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Preciúmne operæ fuerit, pacem vobis operosè collaudare; quam, summi instar beneficii, terris apprecati sunt angeli; quam, ditissimi patrimonii loco, legavit nobis, cœlum repetiturus, Cœli Dominus, Servator noster Jesus Christus? Nimis, profectò, irritus foret omnis iste labor.

Christianos alloquor, alloquor pios Ecclesiæ filios: communis Matris incolumitatem, Evangelii successum, ac plerarúmque animarum salutem in hoc cardine verti, facilè persentiscitis. Discordiæ utriusque, tam civilis quàm ecclesiasticæ, malis ferè omnes ita ingemuimus, ut vix ullus suspiriis lacrymísve locus deinceps videatur superesse. Ilicet tempus nunc est, ut, jam serò, paci litemus Evangelicæ; ut gladios in ligones, hastásque in falces, Christiani omnes tandem convertamus'. Isa. ii. 4; Mic. iv. 3.

SECT. 25.

AUDIO inconsultos quosdam, ubi ulla pacis mentio inciderit, Veritatem illico inclamitare ac Justitiam: præque his flocci facere, quam tantopere desideramus, fidelium unitatem ac concordiam; quasi, verò, cordatus quispiam hæc à se invicem divelli ac disjungi unquam patiatur. Pax certè non est, quæ veritate destituitur; sed iniqua quædam in errore conspiratio : pax non est, quæ vacat justitiâ; sed pusillanimis quædam et desidiosa populi degeneris, et cuivis tyrannidi succumbentis,

servitus.

Scilicet aut se mutuò exosculantur pax et veritas, veritas et justitia; aut ipsæ, quæ videntur, non sunt. Veritatem quovis pretio redimere jubet regum sapientissimus, nec quo vendere; Prov. xxiii. 23. Sed huic, interea, valore proximam voluit esse pacem, qui Pacis Deus appellari amat. 2 Thess. iii. 16.

Nulla, certè, veritatis Christianæ particula est, quam quis bonus, sciens prudénsque, quâvis mercede, quovis metu prodere velit; et, timidâ quâdam abnegatione, prorsùs abdicare". Sunt tamen, interea, quidam veritatis parùm necessarii apices, qui publicæ pacis studio tantisperdum celari et possunt et verò debent; et in universalibus, non tam dolosus versatur, quàm pacificus. Nempe, unum hoc est, quod vos iterum atque iterum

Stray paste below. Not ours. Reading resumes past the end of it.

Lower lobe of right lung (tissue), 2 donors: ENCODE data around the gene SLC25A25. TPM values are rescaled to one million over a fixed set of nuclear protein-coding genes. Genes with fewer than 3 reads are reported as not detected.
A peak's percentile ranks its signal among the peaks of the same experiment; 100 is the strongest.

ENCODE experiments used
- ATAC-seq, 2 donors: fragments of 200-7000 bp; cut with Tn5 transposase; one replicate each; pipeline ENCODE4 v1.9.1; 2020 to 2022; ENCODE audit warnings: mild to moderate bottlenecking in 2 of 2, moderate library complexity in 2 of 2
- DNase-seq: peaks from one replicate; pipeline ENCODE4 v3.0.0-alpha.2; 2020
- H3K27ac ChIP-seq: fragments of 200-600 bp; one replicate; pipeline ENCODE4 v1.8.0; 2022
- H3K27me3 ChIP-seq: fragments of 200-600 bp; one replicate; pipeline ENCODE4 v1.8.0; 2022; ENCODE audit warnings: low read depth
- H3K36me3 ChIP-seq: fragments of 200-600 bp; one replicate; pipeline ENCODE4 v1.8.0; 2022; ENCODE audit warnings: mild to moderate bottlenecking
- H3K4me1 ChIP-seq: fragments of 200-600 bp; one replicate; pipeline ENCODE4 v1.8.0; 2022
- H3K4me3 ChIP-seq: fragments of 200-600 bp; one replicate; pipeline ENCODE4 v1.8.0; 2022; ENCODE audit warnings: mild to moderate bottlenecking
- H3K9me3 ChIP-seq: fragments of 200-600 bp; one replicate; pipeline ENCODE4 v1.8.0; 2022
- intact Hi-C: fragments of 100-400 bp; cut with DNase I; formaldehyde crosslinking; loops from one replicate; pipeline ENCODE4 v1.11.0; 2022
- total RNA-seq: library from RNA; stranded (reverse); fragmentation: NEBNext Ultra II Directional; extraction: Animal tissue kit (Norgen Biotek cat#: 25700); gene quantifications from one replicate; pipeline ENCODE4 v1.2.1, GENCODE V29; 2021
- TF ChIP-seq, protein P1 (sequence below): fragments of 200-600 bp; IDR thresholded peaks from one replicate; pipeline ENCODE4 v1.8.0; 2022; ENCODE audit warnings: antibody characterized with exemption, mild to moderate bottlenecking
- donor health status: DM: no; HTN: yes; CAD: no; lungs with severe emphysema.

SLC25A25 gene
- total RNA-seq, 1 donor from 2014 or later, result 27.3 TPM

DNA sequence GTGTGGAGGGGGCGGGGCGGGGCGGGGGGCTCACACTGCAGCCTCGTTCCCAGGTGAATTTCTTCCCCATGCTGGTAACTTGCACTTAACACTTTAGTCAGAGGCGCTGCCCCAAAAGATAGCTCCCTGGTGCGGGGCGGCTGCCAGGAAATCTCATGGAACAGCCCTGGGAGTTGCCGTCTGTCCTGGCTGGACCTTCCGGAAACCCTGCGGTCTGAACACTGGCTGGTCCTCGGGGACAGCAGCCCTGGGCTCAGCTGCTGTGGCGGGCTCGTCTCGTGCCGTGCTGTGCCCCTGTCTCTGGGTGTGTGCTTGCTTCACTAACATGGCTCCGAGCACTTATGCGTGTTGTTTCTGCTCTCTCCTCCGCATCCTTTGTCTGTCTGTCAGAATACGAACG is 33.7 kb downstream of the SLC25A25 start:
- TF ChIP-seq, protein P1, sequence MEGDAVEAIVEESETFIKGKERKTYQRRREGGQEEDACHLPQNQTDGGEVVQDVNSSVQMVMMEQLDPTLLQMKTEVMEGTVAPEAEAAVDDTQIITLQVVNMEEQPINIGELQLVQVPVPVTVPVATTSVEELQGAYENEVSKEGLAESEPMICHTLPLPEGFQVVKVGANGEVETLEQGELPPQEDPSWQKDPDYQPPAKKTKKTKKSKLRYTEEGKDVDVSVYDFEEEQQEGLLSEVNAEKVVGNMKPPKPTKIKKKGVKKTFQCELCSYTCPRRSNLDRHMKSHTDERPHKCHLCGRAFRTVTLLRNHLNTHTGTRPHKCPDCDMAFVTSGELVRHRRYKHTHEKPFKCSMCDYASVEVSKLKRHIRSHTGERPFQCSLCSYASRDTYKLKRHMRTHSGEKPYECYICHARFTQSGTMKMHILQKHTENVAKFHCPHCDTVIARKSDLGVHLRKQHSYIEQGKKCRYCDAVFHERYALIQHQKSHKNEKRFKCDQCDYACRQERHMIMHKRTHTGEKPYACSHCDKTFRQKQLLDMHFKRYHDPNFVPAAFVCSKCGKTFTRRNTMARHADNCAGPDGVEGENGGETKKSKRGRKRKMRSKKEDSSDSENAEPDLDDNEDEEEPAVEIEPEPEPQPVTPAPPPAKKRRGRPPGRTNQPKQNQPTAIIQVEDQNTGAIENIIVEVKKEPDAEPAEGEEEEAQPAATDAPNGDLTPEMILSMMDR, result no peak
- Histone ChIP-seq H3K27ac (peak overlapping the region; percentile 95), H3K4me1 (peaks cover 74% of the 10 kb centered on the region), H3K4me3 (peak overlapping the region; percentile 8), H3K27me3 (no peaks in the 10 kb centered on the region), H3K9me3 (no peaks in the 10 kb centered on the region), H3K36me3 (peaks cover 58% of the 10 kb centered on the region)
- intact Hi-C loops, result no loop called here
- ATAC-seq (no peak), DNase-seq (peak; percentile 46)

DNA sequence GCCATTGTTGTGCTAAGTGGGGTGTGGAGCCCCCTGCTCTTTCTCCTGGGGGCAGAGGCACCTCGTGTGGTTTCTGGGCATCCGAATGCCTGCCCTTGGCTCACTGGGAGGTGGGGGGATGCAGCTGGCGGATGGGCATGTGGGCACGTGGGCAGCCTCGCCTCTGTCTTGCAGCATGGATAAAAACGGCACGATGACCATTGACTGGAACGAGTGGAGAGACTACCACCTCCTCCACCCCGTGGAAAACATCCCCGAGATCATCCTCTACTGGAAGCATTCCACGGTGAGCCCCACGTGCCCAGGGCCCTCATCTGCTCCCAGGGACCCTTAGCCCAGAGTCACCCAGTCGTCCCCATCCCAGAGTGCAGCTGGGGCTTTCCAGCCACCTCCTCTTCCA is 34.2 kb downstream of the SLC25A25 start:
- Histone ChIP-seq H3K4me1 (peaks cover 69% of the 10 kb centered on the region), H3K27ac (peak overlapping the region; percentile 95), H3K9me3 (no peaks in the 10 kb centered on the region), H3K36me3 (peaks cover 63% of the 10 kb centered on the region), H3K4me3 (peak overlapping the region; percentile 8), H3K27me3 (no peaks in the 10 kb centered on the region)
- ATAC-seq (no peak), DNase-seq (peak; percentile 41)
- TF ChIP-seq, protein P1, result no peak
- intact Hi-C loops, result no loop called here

Γ ̓Αρκεῖ τὰ γεγονότα, ἀρκεῖ· μισῶ πόλεμον ἐμφύλιον κὰν κρατῷ. Otho. apud

Dionem.

Can it be worth while, to accost you with an elaborate panegyric upon peace; when the angels of heaven announced it as the greatest blessing to earth, and the Lord of Heaven, our Saviour Jesus Christ, when about to return to heaven, bequeathed it to us, as our richest heritage? Well I know that all such labour would be supererogatory.

I address Christians; I address the pious sons of the Church: you easily perceive that the safety of your common Mother, the success of the Gospel, and the salvation of many souls, hinge on this determination. We have so wept, almost to a man, over the evils of discord, civil as well as ecclesiastical, that there seems henceforth to be scarcely room left either for sighs or tears. Now, in short, is the time, that we do honour, however late, to the peace of the Gospel; that all, who are really Christians, convert their swords into plough-shares, and their spears into pruning-hooks. Isaiah ii. 4; Micah iv. 3.